Global Motion Configuration Can Override Local Motion Contrast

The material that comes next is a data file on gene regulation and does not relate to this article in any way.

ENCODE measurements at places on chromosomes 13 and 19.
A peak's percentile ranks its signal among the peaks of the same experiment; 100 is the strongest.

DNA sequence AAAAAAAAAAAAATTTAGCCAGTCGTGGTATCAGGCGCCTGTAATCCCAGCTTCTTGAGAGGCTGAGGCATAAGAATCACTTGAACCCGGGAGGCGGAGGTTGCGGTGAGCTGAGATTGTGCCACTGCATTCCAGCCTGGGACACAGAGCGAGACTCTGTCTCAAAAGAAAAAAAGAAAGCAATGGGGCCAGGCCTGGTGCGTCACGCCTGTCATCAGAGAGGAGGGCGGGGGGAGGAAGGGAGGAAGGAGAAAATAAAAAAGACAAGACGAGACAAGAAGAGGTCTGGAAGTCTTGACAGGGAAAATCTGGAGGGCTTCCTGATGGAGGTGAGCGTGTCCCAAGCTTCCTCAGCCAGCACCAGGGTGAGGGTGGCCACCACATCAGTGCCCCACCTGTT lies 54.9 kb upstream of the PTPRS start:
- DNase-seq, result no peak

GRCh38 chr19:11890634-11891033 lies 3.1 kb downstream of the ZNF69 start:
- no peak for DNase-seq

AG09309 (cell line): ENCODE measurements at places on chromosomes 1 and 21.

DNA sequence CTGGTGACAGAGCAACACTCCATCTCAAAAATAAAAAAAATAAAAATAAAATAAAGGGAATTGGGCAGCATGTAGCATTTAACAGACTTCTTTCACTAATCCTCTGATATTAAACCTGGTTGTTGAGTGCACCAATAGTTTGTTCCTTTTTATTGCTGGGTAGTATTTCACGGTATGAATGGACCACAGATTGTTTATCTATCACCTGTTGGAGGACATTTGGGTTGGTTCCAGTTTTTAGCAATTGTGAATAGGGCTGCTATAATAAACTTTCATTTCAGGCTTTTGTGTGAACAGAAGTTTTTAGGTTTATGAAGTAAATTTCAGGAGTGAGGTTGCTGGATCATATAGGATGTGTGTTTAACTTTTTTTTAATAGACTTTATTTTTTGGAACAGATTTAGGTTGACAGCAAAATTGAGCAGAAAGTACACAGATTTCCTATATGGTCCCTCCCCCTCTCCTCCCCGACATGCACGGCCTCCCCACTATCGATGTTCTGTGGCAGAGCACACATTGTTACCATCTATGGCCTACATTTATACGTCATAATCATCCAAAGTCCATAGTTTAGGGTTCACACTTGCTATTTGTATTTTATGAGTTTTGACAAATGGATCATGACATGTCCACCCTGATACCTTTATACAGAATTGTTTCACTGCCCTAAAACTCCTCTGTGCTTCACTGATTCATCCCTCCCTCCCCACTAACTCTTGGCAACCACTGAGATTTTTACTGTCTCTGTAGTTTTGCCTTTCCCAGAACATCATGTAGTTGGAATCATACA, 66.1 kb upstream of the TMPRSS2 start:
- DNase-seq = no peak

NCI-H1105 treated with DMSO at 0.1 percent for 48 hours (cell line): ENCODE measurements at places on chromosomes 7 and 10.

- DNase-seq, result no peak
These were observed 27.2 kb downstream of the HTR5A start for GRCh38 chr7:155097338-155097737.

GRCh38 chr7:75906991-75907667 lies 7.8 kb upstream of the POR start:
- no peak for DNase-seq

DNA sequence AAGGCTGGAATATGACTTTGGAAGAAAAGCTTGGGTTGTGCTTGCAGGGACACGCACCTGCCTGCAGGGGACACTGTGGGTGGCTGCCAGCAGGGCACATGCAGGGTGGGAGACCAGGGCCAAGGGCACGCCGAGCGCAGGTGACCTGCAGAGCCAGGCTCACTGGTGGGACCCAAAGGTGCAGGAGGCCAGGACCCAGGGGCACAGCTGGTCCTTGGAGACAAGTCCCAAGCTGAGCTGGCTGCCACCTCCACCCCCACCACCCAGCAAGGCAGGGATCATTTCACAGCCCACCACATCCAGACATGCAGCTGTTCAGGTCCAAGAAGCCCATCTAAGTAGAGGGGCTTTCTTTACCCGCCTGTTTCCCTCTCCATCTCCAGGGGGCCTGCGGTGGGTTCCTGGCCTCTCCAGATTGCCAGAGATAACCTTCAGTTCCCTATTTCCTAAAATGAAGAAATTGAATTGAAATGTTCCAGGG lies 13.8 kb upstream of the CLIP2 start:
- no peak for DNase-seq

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How is the perceived direction of motion of a target affected by the motion of multiple surrounding regions? Observers viewed displays consisting of three nested regions, a circular target region surrounded by two concentric annuli, each containing coherently moving dots. The observers' task was to estimate the direction of motion of the dots in the central region. By itself, motion in either annulus can alter this estimate, producing a contrast effect whereby the perceived direction of the centre is biased away from the direction of motion of the annulus. In combination, the outer annulus dominated the inner in its effect on the target's motion. This result suggests that local operators, such as antagonistic centre-surround mechanisms for motion direction, are in themselves insufficient to explain relative motion effects.
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